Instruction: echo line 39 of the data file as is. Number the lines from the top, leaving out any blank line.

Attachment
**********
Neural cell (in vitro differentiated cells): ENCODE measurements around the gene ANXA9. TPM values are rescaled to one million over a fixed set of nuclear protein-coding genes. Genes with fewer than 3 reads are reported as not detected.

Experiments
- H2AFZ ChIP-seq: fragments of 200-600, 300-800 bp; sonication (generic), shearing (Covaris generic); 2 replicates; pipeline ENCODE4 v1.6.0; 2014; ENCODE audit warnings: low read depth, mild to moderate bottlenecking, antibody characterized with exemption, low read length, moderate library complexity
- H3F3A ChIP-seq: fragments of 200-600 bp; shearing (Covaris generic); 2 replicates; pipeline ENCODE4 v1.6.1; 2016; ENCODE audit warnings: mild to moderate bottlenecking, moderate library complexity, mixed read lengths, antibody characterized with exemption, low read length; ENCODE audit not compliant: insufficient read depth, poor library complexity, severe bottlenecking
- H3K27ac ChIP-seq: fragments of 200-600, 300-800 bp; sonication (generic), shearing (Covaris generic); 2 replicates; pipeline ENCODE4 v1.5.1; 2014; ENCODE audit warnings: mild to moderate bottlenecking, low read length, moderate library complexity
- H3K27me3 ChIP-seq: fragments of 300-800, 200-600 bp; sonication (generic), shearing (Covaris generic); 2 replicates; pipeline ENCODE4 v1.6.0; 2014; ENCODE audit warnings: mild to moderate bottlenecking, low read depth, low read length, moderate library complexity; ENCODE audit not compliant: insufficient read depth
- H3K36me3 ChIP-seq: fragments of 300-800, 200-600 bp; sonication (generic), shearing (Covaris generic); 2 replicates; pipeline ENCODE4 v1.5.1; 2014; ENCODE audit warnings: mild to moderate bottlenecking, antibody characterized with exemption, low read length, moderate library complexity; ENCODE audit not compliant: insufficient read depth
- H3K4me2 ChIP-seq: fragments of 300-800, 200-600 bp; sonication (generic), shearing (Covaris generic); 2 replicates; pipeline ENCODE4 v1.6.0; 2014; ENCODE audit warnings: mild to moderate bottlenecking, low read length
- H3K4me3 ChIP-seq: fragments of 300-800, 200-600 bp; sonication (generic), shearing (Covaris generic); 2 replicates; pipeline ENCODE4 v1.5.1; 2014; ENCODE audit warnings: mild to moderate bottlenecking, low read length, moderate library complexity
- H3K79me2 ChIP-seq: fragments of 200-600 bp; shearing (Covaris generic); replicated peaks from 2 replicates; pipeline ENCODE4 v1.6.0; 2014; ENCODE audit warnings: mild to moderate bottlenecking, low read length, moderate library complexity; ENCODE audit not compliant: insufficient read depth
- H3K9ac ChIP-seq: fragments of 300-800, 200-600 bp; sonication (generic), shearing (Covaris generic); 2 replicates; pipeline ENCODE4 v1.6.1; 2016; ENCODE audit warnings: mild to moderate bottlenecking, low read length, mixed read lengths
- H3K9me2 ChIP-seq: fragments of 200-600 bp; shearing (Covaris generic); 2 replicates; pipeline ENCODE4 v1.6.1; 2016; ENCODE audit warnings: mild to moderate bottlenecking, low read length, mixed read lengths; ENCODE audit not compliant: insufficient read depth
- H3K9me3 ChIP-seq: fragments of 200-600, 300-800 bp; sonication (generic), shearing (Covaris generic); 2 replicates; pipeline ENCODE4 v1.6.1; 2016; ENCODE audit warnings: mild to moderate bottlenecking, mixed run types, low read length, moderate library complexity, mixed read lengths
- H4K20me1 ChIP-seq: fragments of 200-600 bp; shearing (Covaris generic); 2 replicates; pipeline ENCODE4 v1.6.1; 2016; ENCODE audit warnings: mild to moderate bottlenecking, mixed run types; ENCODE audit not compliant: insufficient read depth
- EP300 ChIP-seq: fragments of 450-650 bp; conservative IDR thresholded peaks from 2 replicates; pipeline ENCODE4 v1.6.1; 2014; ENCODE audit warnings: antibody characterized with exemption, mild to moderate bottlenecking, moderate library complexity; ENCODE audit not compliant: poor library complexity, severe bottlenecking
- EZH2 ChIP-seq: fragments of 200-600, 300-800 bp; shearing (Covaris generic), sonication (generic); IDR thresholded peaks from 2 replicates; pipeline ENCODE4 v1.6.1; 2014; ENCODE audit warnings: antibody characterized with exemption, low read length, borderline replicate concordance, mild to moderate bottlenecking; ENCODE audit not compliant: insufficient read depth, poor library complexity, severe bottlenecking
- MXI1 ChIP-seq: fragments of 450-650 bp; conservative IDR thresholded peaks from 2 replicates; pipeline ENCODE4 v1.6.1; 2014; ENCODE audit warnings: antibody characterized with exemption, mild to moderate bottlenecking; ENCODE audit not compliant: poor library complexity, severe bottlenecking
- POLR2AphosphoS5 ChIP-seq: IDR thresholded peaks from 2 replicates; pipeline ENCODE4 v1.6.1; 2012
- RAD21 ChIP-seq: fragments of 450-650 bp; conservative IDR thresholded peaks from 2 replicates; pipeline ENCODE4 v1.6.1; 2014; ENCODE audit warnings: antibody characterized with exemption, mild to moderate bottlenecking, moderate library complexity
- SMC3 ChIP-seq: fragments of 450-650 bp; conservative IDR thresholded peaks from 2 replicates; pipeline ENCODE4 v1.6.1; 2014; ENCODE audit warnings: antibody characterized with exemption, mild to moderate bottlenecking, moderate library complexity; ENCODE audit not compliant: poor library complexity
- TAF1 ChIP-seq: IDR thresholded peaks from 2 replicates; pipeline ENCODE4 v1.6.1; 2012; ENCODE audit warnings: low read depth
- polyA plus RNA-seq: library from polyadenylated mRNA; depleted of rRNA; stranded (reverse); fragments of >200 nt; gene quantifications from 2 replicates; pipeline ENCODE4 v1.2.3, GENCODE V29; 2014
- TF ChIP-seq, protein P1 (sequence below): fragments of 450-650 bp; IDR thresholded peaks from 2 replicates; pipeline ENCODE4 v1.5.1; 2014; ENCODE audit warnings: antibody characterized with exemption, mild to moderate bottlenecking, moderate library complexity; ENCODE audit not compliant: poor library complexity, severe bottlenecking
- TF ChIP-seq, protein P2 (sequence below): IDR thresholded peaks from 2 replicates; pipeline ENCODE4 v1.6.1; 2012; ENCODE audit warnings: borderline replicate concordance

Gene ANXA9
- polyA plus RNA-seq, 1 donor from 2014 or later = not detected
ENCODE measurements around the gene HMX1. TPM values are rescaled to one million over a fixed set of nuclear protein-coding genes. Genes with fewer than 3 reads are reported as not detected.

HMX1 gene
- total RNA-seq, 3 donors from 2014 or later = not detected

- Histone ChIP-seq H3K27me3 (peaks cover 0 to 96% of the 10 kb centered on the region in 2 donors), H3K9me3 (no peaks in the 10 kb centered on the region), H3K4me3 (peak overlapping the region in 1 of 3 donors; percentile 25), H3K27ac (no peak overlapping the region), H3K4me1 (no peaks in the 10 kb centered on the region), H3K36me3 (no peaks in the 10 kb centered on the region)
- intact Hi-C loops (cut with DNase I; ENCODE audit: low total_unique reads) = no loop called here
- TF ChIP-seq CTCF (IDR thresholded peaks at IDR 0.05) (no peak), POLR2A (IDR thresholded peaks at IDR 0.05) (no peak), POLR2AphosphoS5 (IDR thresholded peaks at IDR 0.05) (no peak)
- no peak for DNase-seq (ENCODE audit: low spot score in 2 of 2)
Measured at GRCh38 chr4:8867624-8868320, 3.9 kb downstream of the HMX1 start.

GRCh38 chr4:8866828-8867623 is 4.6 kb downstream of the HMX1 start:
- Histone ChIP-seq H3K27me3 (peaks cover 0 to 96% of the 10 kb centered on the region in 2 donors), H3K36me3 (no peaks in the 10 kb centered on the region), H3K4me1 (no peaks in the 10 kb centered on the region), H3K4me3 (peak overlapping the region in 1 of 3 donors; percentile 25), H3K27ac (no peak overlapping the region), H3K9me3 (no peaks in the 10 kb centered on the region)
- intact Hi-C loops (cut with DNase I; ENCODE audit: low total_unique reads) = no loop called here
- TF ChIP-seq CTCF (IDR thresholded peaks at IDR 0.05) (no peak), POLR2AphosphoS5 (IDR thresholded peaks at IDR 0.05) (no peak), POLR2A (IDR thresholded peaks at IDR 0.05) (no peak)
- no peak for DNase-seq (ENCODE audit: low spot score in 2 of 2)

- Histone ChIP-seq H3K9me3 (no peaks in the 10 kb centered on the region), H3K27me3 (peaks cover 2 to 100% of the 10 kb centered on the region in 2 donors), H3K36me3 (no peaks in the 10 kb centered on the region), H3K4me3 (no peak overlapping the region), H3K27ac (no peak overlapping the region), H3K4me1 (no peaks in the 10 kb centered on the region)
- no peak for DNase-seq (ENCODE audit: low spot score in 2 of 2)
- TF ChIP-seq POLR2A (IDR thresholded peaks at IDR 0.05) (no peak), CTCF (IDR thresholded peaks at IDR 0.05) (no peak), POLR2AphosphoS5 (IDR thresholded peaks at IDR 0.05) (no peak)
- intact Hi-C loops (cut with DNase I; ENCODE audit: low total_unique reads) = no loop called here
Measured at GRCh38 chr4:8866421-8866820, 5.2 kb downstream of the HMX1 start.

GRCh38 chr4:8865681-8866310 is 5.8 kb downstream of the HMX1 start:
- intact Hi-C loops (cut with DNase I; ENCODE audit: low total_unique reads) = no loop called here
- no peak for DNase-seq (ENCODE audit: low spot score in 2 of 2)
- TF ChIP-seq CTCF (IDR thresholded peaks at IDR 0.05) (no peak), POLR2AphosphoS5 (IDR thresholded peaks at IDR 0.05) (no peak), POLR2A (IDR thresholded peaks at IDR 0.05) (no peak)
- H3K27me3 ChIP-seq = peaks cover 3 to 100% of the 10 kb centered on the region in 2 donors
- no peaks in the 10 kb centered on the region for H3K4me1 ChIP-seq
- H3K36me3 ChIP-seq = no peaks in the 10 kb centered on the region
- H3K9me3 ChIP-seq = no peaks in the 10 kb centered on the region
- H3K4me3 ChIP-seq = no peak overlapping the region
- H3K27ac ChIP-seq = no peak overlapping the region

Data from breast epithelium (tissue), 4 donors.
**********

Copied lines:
- no peak for DNase-seq (ENCODE audit: low spot score in 2 of 2)